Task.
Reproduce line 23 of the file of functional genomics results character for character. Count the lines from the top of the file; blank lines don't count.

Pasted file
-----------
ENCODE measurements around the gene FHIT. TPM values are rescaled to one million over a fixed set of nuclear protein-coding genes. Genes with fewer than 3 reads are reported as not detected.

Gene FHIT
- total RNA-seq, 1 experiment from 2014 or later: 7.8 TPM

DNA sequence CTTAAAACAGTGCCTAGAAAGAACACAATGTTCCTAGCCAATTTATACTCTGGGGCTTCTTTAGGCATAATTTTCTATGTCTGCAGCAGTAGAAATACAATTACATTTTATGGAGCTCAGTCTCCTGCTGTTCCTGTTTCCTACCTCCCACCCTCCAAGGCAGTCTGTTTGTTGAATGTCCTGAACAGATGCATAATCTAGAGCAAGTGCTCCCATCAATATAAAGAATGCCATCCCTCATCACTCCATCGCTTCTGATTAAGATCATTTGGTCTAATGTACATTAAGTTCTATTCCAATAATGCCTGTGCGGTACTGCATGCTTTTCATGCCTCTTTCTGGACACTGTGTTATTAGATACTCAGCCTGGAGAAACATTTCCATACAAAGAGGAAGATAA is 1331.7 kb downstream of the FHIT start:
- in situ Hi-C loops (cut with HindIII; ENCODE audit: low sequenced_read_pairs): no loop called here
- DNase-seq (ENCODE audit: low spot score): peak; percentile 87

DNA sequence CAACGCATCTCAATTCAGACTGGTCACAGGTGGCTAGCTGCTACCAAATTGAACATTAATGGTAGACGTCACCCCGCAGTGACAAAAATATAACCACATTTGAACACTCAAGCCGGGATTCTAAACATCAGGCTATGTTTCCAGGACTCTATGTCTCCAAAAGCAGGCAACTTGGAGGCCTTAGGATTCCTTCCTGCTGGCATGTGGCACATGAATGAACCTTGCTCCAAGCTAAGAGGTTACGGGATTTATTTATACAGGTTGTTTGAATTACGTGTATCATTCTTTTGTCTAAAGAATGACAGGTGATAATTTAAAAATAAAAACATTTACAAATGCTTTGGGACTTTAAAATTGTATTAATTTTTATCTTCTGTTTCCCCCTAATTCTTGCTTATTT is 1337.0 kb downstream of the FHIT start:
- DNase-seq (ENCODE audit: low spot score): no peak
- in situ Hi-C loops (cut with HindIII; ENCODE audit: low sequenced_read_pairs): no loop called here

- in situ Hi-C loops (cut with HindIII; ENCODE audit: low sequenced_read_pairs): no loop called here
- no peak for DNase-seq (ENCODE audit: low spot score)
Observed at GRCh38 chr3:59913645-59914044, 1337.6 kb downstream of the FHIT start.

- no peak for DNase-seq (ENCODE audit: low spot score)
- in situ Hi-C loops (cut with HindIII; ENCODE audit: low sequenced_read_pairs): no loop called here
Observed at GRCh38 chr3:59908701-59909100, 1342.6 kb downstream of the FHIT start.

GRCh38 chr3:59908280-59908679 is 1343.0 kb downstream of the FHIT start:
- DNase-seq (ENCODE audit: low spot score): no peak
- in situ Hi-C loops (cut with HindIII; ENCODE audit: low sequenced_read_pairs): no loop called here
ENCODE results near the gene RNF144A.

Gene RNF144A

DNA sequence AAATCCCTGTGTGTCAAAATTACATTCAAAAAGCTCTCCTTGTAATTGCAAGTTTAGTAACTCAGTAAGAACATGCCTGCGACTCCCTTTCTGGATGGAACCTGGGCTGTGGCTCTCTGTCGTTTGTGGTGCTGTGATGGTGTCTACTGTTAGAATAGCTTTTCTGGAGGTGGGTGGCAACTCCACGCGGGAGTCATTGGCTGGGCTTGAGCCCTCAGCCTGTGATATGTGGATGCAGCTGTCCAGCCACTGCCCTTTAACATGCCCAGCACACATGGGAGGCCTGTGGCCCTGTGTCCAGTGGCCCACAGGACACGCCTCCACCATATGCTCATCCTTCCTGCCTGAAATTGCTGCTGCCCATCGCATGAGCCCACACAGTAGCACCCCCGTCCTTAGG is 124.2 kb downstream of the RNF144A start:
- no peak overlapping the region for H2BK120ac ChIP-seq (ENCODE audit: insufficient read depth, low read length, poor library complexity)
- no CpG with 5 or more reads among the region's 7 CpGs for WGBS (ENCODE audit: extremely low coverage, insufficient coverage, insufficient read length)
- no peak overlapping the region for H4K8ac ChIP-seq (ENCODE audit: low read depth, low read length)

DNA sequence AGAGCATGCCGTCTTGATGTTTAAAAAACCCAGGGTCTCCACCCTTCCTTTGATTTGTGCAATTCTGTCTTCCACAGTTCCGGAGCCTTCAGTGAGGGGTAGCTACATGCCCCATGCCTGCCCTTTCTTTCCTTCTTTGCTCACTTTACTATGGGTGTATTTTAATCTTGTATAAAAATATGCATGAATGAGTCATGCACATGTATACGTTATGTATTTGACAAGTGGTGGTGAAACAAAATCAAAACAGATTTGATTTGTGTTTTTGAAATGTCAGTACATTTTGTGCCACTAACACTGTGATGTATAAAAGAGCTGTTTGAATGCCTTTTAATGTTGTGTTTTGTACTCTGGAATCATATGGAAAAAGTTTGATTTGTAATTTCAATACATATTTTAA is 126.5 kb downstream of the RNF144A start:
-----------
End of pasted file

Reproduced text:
- no CpG with 5 or more reads among the region's 7 CpGs for WGBS (ENCODE audit: extremely low coverage, insufficient coverage, insufficient read length)